Rough molded foam core that comes in different basic designs and rockers depending on the length and type of surfboard being shaped. Usually made from polyurethane foam.
The lateral curve of the bottom of the board as it runs from rail to rail. Can be concave or convex (vee bottom).
A type of super-strong fiber, soakable in resin, which is occasionally laid in strips along the length of a board during glassing to help prevent creasing.
The channel surfboard bottom consists of flat planes that are designed in a concave configuration. Since the channels sit side by side the water is not being compressed as it is in a full concave, and each channel propel water down the back underbelly of the surfboard and convert this into forward thrust. Longer and deeper channels give a more pronounced effect.
The main purpose of concave is to channel the water flow down the length of the surfboard. This channeling of the water along the center of the board and out through the tail adds more lift and responsiveness to the surfboard. Concaves are a very important design feature and can cause a board to track swiftly and improve tail responsiveness for critical turns.
The effect that causes water flow to be slowed or disrupted as it passes along a surfboard’s surfaces. Controlled drag is an essential requirement of surfboard design.
Type of plastic resin used by some manufacturers in place of polyester resin. Usually an epoxy-user also uses a polystyrene blank, which can be badly affected by polyester resins. Known for its durability.
Expanded Polystyrene. A type of foam also known as styrofoam or bead foam. Polystyrene beads are expanded by steam in a mold with desired density determined by quantity of beads expanded within that mold.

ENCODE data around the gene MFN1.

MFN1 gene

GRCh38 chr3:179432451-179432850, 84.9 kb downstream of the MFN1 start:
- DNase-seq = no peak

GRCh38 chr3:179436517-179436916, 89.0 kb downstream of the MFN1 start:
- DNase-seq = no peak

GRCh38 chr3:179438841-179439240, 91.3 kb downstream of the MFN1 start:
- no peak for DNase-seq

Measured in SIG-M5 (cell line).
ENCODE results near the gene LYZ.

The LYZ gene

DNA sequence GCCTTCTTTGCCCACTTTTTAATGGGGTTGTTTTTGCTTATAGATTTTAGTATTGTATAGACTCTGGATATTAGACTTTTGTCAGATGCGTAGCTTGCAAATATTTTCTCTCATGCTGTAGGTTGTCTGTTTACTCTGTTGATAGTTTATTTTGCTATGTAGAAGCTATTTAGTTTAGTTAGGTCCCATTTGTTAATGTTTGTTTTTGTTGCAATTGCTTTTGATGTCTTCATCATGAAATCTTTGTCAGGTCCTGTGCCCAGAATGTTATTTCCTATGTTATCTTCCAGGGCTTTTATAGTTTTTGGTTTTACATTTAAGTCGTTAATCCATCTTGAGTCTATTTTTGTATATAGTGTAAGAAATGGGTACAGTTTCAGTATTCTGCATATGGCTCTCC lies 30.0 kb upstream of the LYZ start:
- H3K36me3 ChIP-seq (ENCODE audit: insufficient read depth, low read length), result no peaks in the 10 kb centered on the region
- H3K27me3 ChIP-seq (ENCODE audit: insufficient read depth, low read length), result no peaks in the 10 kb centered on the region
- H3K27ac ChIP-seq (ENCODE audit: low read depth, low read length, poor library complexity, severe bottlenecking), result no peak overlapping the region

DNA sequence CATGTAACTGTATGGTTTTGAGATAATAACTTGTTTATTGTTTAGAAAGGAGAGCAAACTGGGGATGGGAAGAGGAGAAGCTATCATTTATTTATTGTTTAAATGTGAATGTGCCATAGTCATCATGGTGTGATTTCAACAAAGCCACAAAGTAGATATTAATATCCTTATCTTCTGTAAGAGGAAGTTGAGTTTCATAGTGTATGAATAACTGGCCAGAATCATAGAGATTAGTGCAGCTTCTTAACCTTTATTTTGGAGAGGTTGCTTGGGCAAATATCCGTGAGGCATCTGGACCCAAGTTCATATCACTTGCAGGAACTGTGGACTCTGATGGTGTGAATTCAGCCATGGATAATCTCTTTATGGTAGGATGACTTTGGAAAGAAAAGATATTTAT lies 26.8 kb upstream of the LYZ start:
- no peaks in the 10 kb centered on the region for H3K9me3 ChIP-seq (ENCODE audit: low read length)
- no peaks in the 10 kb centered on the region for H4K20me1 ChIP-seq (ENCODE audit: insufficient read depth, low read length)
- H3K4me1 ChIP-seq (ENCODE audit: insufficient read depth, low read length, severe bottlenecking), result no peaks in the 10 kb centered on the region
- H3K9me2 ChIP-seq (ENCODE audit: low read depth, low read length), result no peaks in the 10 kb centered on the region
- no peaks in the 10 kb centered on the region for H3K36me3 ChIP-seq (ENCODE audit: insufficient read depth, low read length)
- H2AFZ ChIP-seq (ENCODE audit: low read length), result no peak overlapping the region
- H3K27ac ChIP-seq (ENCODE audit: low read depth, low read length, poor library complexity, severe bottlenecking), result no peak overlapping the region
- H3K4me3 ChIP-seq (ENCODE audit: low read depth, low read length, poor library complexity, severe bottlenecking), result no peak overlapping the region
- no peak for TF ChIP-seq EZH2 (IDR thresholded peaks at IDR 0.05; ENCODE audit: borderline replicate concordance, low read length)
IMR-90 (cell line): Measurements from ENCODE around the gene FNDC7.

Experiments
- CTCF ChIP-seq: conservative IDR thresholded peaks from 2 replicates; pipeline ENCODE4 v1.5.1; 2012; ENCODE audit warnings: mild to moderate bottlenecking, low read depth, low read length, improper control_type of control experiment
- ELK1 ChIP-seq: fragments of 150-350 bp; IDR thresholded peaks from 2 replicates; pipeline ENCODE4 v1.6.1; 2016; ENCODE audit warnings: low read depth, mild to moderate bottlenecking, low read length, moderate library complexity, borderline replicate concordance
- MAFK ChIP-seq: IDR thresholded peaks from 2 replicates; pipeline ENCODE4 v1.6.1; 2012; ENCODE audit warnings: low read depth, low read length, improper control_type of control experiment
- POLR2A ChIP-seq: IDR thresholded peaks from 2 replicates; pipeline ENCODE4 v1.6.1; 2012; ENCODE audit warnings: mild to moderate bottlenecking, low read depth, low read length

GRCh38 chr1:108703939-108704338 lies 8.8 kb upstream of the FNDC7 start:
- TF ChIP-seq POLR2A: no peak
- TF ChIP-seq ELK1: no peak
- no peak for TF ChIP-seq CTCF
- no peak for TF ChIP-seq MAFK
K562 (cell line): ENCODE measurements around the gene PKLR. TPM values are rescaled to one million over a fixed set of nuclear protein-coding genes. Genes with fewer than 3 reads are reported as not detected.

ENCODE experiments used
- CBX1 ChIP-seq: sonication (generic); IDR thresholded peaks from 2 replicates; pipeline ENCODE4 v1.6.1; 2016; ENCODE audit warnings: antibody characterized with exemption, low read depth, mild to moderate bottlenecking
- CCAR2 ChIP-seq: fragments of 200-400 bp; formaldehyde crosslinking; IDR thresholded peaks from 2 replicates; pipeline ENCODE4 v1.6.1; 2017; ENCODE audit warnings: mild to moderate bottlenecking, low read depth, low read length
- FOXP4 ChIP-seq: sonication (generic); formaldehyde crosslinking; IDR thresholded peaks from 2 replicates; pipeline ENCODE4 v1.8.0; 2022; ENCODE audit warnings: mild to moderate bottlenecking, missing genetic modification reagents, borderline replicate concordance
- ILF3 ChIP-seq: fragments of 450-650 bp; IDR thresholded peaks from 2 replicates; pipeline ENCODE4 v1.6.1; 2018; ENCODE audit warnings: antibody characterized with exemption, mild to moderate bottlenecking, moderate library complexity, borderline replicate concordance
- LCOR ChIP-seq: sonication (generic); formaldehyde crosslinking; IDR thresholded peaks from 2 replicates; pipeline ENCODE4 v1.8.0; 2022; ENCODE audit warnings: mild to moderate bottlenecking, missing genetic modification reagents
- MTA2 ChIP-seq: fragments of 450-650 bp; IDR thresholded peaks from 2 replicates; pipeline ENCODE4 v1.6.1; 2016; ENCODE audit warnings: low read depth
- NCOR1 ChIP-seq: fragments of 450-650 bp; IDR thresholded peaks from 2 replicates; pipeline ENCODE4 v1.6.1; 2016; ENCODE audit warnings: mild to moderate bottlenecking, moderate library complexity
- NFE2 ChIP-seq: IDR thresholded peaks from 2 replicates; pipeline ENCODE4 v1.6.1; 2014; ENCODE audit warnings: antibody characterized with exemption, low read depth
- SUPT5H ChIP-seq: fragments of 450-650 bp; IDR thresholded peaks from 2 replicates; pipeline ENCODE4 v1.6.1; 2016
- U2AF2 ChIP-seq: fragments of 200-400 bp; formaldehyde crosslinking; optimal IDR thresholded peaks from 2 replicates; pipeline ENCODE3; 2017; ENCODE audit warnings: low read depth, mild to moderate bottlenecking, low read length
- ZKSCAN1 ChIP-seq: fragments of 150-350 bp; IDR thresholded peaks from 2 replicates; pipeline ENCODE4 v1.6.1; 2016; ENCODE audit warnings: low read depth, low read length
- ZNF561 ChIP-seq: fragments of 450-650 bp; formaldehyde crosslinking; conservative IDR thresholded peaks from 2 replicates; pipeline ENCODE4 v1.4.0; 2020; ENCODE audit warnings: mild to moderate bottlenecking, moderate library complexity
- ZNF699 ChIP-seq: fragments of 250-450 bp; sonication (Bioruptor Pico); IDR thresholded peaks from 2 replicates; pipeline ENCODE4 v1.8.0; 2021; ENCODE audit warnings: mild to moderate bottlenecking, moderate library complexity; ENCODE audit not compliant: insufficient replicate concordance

The distribution of foam from nose to tail on a surfboard. For the board to flow correctly, it must be evenly balanced through the shape. If there is excessive foam left in the nose, center, or tail, it will create uneven flow and cause the surfboard to be unbalanced.
The most common type of foam used in surfboard manufacturing. Usually employed together with polyester resin.
The perimeter of the board. There are several different main types of rails which all produce a different effect. Soft and rounded rails make the board slower but easier to handle. Down rails (where the rail comes to an edge toward the bottom of the board) increases speed but makes the board more difficult to turn. Sharper rails promote quick turns but don’t carry momentum as well as fuller rails.
The effect that allows water flow to be accelerated as it passes along a surfboard’s surfaces. Release is altered through tail rocker, outline curves, trailing fin edges, and through bottom features, such as concaves and channels. Controlled release (along with its opposite, drag) is essential to successful surfboard design.
Rocker is the curve of your surfboard from nose to tail. It can be broken down into different sections such as nose rocker, tail rocker, and center. It is the single most important aspect of your surfboard.
The back section of the board. Tail width is measured at a right angle to the board’s stringer, one foot up from the end. Increased tail width means greater speed, especially in smaller surf, but less control; narrower tails don’t maneuver as well, but adhere better to the wave face and are ideal for big-wave boards and tuberiding. Types include swallow, pin, rounded-pin, bat, square, thumb, diamond, and asymmetrical.
The opposite of concave, vee is used to loosen up the tail at high speeds by increasing the rocker at the rail line, making it easier to lean on edge and turn.
Check out the 2011 Surfboard Buyer’s Guide here.